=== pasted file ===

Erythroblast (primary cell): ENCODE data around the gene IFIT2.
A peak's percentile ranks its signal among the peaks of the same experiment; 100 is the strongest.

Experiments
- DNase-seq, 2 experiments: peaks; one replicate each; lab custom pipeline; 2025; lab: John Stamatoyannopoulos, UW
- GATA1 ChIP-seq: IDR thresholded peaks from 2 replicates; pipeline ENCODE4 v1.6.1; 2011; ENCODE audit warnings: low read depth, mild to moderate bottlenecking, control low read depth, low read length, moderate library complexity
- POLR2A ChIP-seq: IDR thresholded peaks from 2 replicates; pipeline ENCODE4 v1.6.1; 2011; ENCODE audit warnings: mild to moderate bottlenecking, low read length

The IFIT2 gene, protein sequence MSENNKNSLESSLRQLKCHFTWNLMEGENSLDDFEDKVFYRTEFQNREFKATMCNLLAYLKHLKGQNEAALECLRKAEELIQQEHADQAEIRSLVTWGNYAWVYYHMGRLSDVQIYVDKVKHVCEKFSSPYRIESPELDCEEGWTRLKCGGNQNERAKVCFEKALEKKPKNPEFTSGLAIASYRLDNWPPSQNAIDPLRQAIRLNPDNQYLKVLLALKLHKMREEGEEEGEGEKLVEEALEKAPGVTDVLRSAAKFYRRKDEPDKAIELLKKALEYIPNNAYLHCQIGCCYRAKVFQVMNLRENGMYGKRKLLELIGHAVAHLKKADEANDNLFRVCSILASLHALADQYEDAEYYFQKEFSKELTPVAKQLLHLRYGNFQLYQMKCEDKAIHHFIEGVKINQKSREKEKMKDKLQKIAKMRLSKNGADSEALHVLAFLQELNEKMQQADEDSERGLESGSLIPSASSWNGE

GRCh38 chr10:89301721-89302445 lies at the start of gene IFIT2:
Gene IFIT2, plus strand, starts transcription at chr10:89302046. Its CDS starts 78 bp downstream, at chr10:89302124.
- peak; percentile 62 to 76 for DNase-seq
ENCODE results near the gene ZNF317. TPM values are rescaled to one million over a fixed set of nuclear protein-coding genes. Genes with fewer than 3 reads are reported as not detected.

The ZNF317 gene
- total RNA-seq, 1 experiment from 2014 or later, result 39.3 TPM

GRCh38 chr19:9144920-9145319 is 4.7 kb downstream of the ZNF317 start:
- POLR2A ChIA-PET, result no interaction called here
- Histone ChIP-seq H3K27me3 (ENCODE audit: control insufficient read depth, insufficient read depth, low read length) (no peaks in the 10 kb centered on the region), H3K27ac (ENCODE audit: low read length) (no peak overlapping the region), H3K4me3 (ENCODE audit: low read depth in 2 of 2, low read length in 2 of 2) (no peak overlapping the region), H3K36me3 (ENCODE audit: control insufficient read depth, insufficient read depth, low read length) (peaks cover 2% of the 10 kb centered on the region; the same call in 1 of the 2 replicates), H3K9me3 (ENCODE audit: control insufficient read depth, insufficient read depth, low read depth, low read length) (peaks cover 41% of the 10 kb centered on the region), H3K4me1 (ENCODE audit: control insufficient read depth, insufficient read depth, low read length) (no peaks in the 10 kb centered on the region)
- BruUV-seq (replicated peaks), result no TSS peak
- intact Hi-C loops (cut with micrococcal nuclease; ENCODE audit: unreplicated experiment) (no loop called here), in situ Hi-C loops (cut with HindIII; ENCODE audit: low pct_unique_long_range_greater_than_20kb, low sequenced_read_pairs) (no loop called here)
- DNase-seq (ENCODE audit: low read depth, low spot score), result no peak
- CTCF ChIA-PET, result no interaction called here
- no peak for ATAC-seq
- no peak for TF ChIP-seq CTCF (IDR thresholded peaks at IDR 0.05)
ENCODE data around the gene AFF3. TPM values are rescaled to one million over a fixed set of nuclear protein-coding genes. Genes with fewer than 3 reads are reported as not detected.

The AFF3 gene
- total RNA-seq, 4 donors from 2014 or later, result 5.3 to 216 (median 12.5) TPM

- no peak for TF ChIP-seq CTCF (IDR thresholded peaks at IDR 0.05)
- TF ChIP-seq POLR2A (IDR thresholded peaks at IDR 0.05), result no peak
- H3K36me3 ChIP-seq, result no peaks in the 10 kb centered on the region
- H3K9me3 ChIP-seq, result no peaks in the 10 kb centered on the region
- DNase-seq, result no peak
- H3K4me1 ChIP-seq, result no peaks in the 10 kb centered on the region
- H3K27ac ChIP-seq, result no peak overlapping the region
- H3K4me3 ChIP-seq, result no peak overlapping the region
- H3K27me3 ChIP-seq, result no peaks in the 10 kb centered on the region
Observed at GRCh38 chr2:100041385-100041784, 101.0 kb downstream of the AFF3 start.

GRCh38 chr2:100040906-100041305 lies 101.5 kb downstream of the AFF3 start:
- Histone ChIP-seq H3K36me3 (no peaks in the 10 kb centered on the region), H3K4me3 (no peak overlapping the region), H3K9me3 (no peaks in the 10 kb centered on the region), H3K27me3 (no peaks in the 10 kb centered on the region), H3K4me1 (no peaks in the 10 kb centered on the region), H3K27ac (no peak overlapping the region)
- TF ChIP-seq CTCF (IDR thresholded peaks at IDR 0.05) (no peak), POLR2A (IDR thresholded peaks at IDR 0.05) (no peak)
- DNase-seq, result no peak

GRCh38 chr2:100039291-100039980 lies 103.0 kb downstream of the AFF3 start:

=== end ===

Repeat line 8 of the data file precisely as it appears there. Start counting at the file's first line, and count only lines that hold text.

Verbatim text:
GRCh38 chr10:89301721-89302445 lies at the start of gene IFIT2: